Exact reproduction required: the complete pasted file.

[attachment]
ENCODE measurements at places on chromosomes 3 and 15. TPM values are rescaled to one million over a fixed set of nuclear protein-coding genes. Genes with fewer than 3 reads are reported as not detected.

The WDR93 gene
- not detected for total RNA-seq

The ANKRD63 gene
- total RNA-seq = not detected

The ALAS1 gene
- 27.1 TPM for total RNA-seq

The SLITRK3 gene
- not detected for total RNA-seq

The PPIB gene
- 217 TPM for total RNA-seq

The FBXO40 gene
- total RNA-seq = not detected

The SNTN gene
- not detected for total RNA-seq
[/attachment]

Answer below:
ENCODE measurements at places on chromosomes 3 and 15. TPM values are rescaled to one million over a fixed set of nuclear protein-coding genes. Genes with fewer than 3 reads are reported as not detected.

The WDR93 gene
- not detected for total RNA-seq

The ANKRD63 gene
- total RNA-seq = not detected

The ALAS1 gene
- 27.1 TPM for total RNA-seq

The SLITRK3 gene
- not detected for total RNA-seq

The PPIB gene
- 217 TPM for total RNA-seq

The FBXO40 gene
- total RNA-seq = not detected

The SNTN gene
- not detected for total RNA-seq